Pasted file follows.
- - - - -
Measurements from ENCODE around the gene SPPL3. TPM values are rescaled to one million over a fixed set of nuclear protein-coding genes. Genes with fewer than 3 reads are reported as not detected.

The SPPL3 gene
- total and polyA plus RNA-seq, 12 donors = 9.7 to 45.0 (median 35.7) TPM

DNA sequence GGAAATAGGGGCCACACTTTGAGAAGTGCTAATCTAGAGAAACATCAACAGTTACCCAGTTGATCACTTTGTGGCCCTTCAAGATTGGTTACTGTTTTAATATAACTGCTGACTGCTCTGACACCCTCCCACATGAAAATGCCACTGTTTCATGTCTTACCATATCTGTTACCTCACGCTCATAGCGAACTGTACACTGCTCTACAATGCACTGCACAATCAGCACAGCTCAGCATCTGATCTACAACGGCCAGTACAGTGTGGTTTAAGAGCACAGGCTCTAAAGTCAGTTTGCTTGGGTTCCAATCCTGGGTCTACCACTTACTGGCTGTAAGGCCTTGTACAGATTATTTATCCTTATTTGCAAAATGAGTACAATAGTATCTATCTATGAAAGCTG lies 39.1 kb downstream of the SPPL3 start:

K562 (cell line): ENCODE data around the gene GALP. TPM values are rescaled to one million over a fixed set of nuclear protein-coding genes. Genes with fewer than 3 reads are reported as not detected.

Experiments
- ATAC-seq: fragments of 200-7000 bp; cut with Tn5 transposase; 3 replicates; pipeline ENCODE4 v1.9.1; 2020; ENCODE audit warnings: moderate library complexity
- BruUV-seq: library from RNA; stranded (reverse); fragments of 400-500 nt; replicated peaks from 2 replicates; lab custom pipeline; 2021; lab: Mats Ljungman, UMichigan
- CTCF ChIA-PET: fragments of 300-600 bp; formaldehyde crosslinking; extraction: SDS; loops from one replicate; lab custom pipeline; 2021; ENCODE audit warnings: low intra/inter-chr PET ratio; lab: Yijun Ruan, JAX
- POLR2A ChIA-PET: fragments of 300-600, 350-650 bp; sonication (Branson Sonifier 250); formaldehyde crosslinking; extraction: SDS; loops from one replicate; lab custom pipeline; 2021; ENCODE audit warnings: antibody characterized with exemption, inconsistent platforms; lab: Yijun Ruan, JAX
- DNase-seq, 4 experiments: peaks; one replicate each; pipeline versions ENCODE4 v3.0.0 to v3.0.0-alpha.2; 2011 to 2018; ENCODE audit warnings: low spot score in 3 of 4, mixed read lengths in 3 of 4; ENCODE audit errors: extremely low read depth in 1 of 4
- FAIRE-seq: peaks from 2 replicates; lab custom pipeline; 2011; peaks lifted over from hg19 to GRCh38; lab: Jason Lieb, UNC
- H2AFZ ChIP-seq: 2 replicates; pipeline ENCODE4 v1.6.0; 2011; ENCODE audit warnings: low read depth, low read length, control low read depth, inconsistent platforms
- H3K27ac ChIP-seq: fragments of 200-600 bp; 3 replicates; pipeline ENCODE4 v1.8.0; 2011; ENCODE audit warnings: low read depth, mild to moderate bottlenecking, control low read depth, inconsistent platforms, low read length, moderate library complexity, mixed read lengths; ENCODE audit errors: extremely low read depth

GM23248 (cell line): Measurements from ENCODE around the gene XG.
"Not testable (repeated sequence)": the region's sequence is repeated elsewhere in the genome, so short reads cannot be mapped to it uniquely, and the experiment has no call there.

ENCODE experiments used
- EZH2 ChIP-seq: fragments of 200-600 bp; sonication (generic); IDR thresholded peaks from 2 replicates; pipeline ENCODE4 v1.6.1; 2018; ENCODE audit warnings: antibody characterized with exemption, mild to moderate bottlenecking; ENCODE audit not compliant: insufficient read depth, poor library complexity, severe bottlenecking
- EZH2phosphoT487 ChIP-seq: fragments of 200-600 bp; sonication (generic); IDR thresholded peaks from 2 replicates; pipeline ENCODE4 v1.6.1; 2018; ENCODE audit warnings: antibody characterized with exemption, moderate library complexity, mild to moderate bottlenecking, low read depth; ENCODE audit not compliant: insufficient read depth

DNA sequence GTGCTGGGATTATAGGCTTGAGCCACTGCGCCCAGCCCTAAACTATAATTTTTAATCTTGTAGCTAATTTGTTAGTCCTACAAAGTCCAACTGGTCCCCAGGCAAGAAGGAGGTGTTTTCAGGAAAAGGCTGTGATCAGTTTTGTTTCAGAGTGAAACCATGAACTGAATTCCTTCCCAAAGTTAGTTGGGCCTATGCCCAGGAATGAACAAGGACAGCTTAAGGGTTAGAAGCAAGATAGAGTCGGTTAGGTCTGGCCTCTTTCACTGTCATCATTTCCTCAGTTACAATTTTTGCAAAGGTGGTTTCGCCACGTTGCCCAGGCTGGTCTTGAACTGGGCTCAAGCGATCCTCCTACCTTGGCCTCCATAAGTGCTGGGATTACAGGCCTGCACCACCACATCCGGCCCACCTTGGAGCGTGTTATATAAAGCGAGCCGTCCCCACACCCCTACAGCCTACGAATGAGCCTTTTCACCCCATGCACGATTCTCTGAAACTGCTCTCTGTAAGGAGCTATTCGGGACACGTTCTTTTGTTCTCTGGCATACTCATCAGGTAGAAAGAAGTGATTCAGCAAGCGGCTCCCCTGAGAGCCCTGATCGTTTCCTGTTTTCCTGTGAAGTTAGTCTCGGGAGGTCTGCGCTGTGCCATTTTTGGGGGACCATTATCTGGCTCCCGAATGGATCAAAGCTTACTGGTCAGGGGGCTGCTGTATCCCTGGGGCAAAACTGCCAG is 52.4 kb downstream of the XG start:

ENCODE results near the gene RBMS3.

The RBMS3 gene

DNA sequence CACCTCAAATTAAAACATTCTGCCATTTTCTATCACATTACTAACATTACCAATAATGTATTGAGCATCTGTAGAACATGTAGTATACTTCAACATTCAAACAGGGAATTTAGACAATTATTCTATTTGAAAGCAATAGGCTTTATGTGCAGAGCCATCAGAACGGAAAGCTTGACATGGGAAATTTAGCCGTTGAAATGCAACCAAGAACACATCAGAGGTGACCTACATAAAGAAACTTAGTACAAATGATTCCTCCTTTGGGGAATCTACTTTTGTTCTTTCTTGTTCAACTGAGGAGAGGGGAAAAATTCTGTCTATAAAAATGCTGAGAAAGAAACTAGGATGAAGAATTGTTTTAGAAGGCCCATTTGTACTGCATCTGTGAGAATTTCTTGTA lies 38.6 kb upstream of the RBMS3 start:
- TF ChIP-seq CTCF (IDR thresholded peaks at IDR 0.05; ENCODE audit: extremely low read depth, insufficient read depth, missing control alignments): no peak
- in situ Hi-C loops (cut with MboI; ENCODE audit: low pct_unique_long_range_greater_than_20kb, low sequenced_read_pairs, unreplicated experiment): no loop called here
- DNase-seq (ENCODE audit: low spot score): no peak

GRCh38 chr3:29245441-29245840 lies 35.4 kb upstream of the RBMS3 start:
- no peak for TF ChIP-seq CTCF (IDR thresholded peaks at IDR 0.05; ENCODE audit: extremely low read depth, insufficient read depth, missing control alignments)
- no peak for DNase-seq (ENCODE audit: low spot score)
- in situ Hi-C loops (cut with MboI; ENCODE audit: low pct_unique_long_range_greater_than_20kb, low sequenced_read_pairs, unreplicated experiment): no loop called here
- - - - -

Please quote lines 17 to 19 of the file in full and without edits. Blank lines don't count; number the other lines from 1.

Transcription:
ENCODE experiments used
- EZH2 ChIP-seq: fragments of 200-600 bp; sonication (generic); IDR thresholded peaks from 2 replicates; pipeline ENCODE4 v1.6.1; 2018; ENCODE audit warnings: antibody characterized with exemption, mild to moderate bottlenecking; ENCODE audit not compliant: insufficient read depth, poor library complexity, severe bottlenecking
- EZH2phosphoT487 ChIP-seq: fragments of 200-600 bp; sonication (generic); IDR thresholded peaks from 2 replicates; pipeline ENCODE4 v1.6.1; 2018; ENCODE audit warnings: antibody characterized with exemption, moderate library complexity, mild to moderate bottlenecking, low read depth; ENCODE audit not compliant: insufficient read depth